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Research paper topic: Macedonia: The Critical Five Years: 19451950 - 882 words
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Macedonia: The Critical Five Years: 1945-1950 The critical five years: 1945-1950 Nonetheless the Slavo-Macedonians, with the backing of the newlyformed Tito regime in Yugoslavia, kept up their efforts. Just a few days after the Varkiza agreement, Slavo-Macedonian emigres from Greece formed, in Skopje, an Organisation named NOF (National Liberation Front) and sent armed guerrilla bands back to the border areas of Greek Macedonia. The activities of these bands attracted the criticism of the KKE, since it was in conflict with the terms of the Varkiza agreement and gave the government forces an excuse for applying severe measures to suppress them. However, when the Civil War began in 1946, the Slavo-Macedonians, returned to Greek Macedonia in great numbers and joined the Greek Communist movement, while still retaining their own Organisation, the NOF. To judge from the various collections of documents and memoirs which have been published in Skopje, the Slavo-Macedonians -that is, the part of the Slav-speaking population whose national consciousness was Slav-were fighting what they saw at this time as a national liberation struggle for the Macedonians of the Aegean in order to win their national rights. These rights were none other than the policy which Yugoslavia was officially pursuing at this time and which was intended to incorporate the Macedonian territories of both Greek and Bulgarian Macedonia into the Socialist Republic of Macedonia.
In the meantime, and while the outcome of the civil war in Greece still hung in the balance, the Yugoslavs exerted unbearable pressure on their Bulgarian comrades in order to blackmail them into ceding Bulgarian Macedonia to Yugoslavia. In the end, by the Bled accords of 1947 Dimitrov agreed, in return for minor concessions, to acknowledge the inhabitants of Bulgarian Macedonia (Pirin) as Macedonians and to pave the way for the incorporation of the province of Pirin into the Socialist Republic of Macedonia. The incorporation of Greek Macedonia would await the outcome of the civil war. The split between Stalin and Tito, which occurred suddently in the summer of 1948, upset all the Yugoslavian calculations about playing a leading role in the Balkans using the Macedonian question as the central lever. Bulgaria seized the opportunity to release itself from the concessions it had made over the Macedonian question. It repudiated the theory of the 'Macedonian nation' and drove the commissars from Skopje off its territory.
It then attempted to exploit the difficulties which the Yugoslavs were facing in order to advance once more the pre-war slogan of an Independent and united Macedonia. This slogan also served to increase the more general political pressure which the Soviet Union was at that time exerting on Tito. The Moscow-Belgrade split, however, also had dramatic repercussions for Greek Macedonia. The leadership of the KKE judged it to be expendient to fall into line with the Soviet Union in attacking Tito and at the same time adopt its new policy towards Macedonia. Thus, by decision of the 5th Plenum of the Central Committee, in January 1949, the KKE revived the old pro-Bulgarian slogan of the independent and united Macedonia in the framework of a future Balkan Communist Federation. This shift of policy had grave consequences for the course of military operations, since the Yugoslavs, in order to protect their own rear, closed the border with Greece, which until that time had been the main channel through which supplies had flowed to the Communist forces in Greece.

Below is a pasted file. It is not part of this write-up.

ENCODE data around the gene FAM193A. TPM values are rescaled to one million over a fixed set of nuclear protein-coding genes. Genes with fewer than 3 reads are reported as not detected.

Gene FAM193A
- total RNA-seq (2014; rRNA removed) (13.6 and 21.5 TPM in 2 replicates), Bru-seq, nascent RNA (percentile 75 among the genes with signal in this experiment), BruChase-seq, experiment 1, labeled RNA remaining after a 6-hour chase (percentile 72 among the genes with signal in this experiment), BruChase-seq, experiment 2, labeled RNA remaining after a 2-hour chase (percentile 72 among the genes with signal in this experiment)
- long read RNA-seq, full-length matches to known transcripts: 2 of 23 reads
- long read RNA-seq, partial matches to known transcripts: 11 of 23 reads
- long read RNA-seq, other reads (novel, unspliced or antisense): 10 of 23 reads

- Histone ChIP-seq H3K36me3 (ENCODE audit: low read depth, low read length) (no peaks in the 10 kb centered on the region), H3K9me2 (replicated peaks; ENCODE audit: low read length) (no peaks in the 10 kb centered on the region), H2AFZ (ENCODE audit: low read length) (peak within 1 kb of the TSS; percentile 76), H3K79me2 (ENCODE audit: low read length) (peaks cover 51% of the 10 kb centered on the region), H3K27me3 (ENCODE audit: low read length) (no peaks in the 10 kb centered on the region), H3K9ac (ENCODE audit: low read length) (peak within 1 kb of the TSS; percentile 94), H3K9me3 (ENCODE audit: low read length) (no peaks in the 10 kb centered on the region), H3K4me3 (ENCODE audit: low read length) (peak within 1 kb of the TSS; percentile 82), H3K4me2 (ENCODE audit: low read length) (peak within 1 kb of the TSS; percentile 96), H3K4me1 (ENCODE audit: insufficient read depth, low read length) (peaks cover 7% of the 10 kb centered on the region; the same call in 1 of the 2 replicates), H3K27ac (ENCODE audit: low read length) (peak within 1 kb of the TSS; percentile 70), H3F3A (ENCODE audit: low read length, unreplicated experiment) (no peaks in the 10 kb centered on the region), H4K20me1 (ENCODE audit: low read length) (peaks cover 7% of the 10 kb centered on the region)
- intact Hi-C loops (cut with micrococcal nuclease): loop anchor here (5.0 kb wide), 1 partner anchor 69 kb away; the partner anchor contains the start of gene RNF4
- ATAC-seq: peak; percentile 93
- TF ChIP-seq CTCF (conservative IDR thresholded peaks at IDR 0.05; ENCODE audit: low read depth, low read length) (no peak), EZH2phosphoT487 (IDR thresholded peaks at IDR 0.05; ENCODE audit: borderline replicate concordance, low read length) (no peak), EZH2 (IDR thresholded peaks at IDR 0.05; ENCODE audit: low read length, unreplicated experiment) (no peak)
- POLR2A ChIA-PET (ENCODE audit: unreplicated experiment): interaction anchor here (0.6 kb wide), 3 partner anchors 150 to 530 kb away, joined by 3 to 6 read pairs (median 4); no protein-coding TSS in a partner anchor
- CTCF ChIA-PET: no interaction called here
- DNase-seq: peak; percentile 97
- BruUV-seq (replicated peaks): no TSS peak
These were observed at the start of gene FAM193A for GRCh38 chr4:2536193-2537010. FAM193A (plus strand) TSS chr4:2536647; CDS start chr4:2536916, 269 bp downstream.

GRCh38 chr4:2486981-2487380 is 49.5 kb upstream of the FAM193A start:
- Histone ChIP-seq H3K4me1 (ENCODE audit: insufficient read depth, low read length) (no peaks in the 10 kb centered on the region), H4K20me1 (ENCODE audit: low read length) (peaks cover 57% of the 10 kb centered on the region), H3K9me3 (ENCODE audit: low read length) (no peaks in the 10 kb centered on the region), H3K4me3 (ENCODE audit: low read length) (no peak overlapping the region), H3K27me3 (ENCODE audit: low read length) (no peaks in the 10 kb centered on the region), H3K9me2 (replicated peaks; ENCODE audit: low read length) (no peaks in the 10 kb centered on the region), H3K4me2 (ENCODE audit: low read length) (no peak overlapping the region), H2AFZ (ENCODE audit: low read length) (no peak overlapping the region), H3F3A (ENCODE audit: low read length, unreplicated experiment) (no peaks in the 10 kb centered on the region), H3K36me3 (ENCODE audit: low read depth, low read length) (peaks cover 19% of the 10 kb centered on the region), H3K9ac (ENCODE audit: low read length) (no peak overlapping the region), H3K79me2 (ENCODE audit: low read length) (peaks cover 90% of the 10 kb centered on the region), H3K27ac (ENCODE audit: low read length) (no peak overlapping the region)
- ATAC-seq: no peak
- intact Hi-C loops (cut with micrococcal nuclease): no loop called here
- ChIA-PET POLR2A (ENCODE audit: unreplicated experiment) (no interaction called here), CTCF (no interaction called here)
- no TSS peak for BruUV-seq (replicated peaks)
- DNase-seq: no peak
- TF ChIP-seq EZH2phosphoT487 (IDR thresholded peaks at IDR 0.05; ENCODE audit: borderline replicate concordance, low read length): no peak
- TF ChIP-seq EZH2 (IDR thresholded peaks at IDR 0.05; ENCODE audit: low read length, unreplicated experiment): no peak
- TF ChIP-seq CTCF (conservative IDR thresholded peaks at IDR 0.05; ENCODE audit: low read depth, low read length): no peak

Some of the NOF supporters fled to Yugoslavian Macedonia, where they settled. Later, when the armed conflict ended in August 1949, the remaining masses of NOF supporters followed the other Greek political refugees into exile in the countries of Eastern Europe and in the Soviet Union. The final outcome of those five tragic years was that all the Slavo-Macedonians left Greece. Yugoslavia, faced with the nightmarish prospect of a Soviet invasion, sought support in the West, which opened up the way for the normalisation of relations with Greece and the signing, in 1954, of a tripartite Balkan Pact of defensive alliance, to which Turkey also was a member. The new circumstances led Yugoslavia to drop the territorial demands it had been putting forward and to restrict itself to formal claims for the recognition of 'Macedonian' minorities. These claims were, however, totally unsubstantiated, since the objective conditions to justify them no longer existed.
The KKE, on its part, soon realised the enormous political cost of the decision taken by the 5th Plenum and reversed it with a theoretical position involving the equality of the Slavo- Macedonians. However, since the Slavo-Macedonians concerned were no longer in Greece, this position gradually lost force and was officially abandoned with the categorical statement by General Secretary Harilaos Florakis in Thessaloniki in September 1988 that for the KKE, there is no Macedonian minority in Greece. Lastly, Bulgaria too dropped the slogan of a united Macedonia after the death of Stalin in 1953. After a considerable amount of vacilliation -directly connected to the state of Soviet-Yugoslav relations at any given time- Bulgaria also adopted the position that there is no Macedonian nation and that consequently there can be no 'Macedonian' minority in Bulgaria. As a conclusion, after the upheavals of the period 1940-50, the three sections of Macedonia went over to licking their wounds and have since followed, peacefully, the political, economic and social development of the countries to which they belong.
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